How Stuff Works – I love the site, and my father-in-law and husband are both huge fans of the How Stuff Works books.  Some random articles from the app include 5 Things You Can Do to Make Your Car Safer for Driving in Foul Weather, Does the Higgs boson exist?, How Hackers Work, and 10 Remarkable Exoplanets.  If you ever wanted to know how random things work, this app could probably quench your thirst for figuring out how things work.





These are some of my must-have recommendations for Windows 8 apps as of this point.  As time goes on and I stumble across more fun apps, look forward to future recommendations.  Meanwhile… do you have any Windows 8 apps that you recommend?  Either blog about it and leave me a link to your post or leave me a comment with what you recommend!  I look forward to hearing what others are recommending!

Our Technical Solution for the Baby Monitor

Many months ago, when I was pregnant, my husband and I were talking about baby monitors.  While looking at the ones already out there, none really jumped out at us.  Now, with both of us being geeks, we decided we’d evaluate our options here with the hardware and software available.  After figuring out that we had spare hardware laying about, we decided that we had to find a piece of software that could do monitoring.

Software Requirements and Test

Our requirements were simple:

  • Allow audio monitoring of the baby (video would be an added plus)
  • Desktop & mobile clients needed to be available – for both Android and Windows Phone

That first option was easy – there are plenty of conferencing and video/audio chat programs out there that would meet that requirement.  Now the second requirement, that’s where it got tricky.  My husband has an Android phone, and I have the Windows Phone.  Finding programs with Android clients is simple.  Finding programs with Windows Phone clients alone is okay.  But finding a client that works on both platforms – that wasn’t as easy.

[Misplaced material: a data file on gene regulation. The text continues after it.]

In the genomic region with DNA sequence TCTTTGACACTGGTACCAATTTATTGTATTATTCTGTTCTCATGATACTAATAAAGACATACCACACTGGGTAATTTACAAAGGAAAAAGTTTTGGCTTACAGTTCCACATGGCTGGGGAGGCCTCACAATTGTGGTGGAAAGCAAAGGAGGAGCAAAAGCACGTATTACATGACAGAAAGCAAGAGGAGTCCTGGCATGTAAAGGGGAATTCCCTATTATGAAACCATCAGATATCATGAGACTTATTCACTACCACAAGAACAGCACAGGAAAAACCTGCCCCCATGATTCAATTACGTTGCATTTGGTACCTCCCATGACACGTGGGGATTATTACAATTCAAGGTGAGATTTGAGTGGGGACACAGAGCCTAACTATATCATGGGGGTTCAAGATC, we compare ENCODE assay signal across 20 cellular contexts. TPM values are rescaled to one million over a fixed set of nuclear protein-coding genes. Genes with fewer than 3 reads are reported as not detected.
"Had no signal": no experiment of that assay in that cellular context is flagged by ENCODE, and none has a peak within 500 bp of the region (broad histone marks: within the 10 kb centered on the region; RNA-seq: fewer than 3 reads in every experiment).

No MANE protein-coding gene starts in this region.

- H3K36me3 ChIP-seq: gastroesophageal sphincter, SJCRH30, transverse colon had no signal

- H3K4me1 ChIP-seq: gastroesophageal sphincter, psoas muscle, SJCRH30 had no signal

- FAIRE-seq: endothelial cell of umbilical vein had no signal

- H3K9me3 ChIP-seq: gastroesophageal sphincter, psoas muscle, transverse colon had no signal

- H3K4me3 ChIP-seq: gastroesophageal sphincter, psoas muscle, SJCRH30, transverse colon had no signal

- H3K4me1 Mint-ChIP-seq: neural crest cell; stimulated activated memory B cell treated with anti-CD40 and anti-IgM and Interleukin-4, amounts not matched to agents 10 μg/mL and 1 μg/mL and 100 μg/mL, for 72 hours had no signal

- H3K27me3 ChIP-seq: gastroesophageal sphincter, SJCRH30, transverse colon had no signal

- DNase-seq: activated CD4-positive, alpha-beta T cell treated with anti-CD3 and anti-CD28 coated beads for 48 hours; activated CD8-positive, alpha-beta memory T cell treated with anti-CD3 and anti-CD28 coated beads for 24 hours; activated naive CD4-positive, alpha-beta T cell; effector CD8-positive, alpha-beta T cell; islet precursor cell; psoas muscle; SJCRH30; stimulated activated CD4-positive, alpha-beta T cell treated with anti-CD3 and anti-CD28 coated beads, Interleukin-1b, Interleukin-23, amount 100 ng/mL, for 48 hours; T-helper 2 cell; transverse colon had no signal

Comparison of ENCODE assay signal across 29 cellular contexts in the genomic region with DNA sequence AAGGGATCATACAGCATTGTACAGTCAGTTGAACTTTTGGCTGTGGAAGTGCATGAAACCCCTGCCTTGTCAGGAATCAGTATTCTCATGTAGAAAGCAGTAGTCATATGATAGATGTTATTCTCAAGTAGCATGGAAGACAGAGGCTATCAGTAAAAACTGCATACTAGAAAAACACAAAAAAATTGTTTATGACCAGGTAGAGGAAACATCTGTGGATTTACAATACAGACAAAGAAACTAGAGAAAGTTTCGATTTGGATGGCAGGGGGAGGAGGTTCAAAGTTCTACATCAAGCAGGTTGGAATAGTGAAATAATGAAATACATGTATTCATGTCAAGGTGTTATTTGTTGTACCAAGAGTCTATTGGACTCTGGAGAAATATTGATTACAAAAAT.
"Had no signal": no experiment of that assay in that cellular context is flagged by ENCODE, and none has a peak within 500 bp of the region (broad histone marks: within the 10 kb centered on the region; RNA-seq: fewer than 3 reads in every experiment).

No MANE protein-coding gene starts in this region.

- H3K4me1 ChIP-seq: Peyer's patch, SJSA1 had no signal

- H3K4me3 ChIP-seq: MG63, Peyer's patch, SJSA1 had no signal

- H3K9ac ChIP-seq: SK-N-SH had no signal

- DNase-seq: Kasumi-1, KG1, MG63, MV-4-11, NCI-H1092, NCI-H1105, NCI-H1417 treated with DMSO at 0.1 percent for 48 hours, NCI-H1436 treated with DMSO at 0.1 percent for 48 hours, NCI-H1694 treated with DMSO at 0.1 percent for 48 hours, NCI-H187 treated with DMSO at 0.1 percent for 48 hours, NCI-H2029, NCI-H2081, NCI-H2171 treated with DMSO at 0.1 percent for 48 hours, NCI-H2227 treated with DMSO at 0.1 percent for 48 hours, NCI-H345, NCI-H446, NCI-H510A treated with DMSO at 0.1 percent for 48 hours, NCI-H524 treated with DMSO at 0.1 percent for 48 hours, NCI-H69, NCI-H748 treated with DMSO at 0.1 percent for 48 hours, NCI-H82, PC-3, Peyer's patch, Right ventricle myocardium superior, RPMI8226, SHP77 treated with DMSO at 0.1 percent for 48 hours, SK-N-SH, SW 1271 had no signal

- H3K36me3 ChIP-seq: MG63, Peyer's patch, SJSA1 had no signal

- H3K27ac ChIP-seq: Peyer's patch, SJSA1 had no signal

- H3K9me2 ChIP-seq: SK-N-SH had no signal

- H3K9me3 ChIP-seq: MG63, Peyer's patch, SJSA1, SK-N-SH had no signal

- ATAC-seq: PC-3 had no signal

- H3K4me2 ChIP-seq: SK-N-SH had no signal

Thankfully, Skype had a beta client for Windows Phone and already had a client out for Android.  We took it for a test spin to see how it would work, and sure enough it worked wonderfully.

Skype Setup

So… how did we set up Skype?

  1. Create an account for the baby monitor.
  2. Add ourselves to the baby monitor’s contact list.
  3. On the baby monitor’s Skype client:
    1. Click Tools
    2. Click Options
    3. Under the Call Settings section:
      1. Check Allow calls from… people in my Contact list only
      2. Check Answer incoming calls automatically
      3. If you want video, then also check Start my video automatically when I am in a call
      4. Click Save

The other thing we did at this point was muted the sound on the baby monitor’s client so that we wouldn’t have to mute ourselves every time and so that the baby wouldn’t hear us when we connected.
At the beginning of June, we went on vacation down to Outer Banks with a bunch of our friends and their families, and it was easy to travel with this setup.  We didn’t pack the netbook, as we had two laptops packed.  There were times where we had our baby in the crib in our room downstairs while sitting upstairs and playing games with the other adults.  We would log in on the baby monitor account on one of the laptops, run through the settings from above, and then call in from one of our phones.  This helped us hear our baby’s cries and tend to him while playing games.
Today marks 4 months of us using this setup.  While we both can’t be Skyped in at the same time separately – someone has to set up a conference call to make that happen – Skype has definitely worked well for us.  If you have spare hardware laying around, as well as need Android and Windows Phone connectivity, Skype works well for this!